Senators Question Wells CEO About Getting Some Manager Compensation Back

Arguing that committing a massive fraud that creates millions of phony consumer accounts should not be the sort of thing that banking executives should be allowed to get rich doing, lawmakers are beginning to ask Wells Fargo CEO John Stumpf some tough questions about just what exactly it intends to do about all those executives it bonused extravagantly for cheating people.

Specifically, they would really like to know if Stumpf has any interesting plans for clawing some of those funds back.

Led by consumer protection advocate Sen. Elizabeth Warren (D-MA), a group of Democratic senators has asked Wells' chairman and CEO whether or not the bank intends to take some of that compensation back from executives and managers who allegedly supported the opening of 2 million fraudulent accounts. Specifically, the lawmakers referred to Carrie Tolstedt, who led the unit where the alleged misconduct occurred.

“We write to ask whether the board of directors will invoke Wells Fargo’s clawback authority to recover any of the compensation the company has provided to its senior executives, including Carrie Tolstedt," they wrote. “There appear to be multiple grounds on which to trigger the clawback provisions to recoup some or all of Ms. Tolstedt’s incentive rewards."

The letter also calls out the nature and timing of Tolstedt's retirement from the bank in July and requests the bank provide communications between members of the board about the pay she will receive after leaving the bank.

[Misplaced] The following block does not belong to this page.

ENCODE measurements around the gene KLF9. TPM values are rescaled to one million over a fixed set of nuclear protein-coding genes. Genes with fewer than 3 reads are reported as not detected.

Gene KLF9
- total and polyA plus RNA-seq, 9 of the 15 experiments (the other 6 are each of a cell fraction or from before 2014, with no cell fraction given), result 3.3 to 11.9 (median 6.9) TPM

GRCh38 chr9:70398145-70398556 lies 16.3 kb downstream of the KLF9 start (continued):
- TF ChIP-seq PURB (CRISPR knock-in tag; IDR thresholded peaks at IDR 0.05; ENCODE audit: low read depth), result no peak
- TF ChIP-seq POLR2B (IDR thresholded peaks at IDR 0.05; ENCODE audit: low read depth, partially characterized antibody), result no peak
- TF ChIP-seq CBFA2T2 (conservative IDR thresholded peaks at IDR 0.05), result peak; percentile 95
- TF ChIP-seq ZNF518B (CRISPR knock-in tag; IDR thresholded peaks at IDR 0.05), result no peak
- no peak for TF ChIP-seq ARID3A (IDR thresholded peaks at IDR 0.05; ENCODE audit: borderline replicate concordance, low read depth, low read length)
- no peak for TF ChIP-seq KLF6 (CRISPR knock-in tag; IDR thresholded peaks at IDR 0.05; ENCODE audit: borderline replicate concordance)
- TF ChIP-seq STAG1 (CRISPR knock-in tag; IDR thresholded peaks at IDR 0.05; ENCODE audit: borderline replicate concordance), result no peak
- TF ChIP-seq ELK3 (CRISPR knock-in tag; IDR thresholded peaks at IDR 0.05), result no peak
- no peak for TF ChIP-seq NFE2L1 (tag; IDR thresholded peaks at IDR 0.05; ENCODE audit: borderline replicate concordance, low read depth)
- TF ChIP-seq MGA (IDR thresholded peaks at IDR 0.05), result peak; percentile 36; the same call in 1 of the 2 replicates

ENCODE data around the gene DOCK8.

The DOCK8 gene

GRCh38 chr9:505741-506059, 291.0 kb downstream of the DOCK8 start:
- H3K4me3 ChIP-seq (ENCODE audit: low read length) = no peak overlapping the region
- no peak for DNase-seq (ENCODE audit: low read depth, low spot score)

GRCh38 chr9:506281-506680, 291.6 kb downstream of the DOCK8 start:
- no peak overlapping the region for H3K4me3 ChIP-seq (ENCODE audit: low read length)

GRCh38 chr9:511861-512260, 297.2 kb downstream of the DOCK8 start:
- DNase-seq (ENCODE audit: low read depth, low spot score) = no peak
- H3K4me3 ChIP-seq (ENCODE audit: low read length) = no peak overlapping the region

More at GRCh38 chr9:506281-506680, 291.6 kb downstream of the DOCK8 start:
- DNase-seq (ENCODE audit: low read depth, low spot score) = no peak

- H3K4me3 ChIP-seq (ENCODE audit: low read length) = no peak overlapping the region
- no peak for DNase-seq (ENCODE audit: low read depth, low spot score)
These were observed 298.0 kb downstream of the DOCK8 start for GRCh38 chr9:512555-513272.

Stumpf is scheduled for his official Congressional grilling on Tuesday (Sept. 20) on Capitol Hill; the letter writers requested a response by Monday (Sept. 19).

Tolstedt, 56, was with Wells Fargo for 27 years before her retirement in July. Stumpf praised her as “one of our most valuable Wells Fargo leaders, a standard-bearer of our culture, a champion for our customers and a role model for responsible, principled and inclusive leadership.”

Wells, however, has a clawback policy (according to regulatory filings reviewed by Bloomberg) that would allow the bank to recoup about $17 million in unvested shares from Tolstedt.

At present, Tolstedt will collect $3.07 million in retirement benefits. She is also entitled to previously vested stock options that would be worth $36 million if exercised at Tuesday’s stock market close, and she holds about $51 million of shares amassed during her career.

Warren has publicly questioned whether Stumpf should keep his job and pay following the scandal.



About: Accelerating The Real-Time Payments Demand Curve:What Banks Need To Know About What Consumers Want And Need, PYMNTS  examines consumers’ understanding of real-time payments and the methods they use for different types of payments. The report explores consumers’ interest in real-time payments and their willingness to switch to financial institutions that offer such capabilities.

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